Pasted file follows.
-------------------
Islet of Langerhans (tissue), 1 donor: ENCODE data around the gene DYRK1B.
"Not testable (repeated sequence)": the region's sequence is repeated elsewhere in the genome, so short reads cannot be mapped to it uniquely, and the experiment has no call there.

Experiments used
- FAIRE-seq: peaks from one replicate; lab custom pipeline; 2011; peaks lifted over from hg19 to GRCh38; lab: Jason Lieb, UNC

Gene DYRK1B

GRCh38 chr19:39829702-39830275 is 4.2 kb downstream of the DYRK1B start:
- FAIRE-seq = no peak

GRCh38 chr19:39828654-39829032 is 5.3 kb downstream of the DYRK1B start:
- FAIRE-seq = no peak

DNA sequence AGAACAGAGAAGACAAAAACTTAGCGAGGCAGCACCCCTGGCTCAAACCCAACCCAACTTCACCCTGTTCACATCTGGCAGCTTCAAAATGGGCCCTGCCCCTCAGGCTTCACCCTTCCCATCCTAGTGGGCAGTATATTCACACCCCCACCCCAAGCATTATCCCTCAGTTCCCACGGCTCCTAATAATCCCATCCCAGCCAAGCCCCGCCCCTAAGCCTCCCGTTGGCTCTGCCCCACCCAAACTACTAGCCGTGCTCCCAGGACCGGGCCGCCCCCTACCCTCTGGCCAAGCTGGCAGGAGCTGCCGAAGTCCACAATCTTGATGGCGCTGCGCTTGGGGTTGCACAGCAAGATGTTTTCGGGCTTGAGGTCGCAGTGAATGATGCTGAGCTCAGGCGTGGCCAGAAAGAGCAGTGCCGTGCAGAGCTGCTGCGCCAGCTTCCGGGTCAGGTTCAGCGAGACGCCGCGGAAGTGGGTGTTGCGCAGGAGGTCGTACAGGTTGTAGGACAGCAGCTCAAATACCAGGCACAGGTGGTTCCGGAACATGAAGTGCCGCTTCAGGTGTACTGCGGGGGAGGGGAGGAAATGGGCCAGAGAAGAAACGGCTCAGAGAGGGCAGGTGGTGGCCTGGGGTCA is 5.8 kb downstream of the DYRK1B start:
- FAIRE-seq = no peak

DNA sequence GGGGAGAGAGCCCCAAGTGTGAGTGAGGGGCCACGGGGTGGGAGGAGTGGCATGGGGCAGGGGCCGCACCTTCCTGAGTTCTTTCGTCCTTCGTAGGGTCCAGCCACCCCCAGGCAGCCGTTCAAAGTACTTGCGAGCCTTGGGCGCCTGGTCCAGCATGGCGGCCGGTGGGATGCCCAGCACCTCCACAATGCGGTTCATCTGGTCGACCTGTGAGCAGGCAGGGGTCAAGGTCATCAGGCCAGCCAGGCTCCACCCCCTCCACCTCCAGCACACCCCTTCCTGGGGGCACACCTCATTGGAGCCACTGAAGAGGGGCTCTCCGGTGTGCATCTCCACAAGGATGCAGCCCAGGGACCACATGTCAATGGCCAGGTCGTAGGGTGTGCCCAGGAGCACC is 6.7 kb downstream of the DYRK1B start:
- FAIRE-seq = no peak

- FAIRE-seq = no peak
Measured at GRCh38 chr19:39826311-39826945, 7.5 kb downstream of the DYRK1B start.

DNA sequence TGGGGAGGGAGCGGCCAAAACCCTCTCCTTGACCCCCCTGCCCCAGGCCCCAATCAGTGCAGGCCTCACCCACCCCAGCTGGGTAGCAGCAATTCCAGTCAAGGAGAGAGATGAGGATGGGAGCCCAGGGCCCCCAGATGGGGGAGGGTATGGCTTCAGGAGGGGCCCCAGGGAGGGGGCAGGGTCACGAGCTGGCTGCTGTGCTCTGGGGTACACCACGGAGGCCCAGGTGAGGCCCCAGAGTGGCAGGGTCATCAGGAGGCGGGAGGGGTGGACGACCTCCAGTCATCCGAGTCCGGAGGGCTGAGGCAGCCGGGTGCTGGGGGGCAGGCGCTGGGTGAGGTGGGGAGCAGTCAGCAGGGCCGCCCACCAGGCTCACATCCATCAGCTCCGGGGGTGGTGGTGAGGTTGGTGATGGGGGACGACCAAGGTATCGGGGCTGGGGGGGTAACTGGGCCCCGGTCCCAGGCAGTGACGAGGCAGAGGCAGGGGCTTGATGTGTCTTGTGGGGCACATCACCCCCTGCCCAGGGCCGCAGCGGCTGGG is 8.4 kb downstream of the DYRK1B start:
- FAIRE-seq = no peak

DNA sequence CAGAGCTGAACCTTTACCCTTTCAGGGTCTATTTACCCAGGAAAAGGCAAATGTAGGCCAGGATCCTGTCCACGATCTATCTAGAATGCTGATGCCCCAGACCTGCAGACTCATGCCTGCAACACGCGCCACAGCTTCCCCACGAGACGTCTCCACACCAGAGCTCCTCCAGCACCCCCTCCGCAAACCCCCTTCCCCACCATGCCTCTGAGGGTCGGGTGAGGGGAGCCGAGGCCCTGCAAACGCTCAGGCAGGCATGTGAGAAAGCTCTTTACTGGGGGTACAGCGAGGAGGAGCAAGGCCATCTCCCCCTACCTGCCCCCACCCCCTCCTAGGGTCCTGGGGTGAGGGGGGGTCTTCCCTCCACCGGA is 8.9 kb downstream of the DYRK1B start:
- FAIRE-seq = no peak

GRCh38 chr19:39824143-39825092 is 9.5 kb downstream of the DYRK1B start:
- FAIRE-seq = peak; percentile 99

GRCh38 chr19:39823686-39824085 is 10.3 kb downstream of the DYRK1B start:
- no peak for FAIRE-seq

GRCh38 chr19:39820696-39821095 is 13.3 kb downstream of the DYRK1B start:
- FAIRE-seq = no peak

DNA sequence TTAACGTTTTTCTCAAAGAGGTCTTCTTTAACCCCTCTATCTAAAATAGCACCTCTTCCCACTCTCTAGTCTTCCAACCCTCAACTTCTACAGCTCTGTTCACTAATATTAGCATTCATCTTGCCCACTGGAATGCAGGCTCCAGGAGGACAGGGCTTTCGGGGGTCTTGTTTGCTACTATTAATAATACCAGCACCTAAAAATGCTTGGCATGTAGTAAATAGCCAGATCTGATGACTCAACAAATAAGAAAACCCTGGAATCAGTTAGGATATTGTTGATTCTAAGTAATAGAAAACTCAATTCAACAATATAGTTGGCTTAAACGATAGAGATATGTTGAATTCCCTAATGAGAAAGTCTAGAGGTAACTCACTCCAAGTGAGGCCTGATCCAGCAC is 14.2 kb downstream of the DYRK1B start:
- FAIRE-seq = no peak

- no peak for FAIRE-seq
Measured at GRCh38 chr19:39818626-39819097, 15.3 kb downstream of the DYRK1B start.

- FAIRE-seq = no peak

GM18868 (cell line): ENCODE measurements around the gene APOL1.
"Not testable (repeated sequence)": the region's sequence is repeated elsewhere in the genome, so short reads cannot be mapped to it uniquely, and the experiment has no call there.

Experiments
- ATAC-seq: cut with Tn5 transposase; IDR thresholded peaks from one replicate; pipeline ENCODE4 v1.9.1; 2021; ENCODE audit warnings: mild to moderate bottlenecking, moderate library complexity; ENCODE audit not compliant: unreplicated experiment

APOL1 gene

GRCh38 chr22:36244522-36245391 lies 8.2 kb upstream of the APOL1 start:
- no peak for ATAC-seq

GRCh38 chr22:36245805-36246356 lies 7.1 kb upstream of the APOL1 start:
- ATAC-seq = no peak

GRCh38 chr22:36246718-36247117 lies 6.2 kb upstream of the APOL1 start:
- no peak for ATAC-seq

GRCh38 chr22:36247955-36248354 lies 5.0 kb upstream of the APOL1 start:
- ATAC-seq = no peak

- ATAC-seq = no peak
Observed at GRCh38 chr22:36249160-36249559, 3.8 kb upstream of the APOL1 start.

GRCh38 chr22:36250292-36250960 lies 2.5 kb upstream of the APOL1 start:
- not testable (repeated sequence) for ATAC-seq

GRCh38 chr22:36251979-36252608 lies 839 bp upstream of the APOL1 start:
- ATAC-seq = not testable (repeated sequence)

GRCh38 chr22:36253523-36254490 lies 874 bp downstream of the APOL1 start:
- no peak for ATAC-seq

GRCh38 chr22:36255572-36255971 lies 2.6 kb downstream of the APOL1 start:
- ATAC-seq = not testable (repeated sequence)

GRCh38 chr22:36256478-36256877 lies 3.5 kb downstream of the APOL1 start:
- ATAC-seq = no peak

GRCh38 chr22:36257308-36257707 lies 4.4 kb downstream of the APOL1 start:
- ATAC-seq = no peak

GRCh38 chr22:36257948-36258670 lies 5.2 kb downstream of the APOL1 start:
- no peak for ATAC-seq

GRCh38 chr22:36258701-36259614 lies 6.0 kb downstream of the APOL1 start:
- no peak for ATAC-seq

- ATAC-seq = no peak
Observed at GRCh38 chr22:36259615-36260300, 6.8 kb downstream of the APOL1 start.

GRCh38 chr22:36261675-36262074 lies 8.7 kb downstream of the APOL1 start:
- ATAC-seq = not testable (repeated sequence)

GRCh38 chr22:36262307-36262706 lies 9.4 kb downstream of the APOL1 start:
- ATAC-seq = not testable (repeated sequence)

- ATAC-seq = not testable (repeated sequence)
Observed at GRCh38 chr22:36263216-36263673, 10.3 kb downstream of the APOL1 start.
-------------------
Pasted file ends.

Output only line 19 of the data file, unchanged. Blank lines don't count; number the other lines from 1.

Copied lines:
- FAIRE-seq = no peak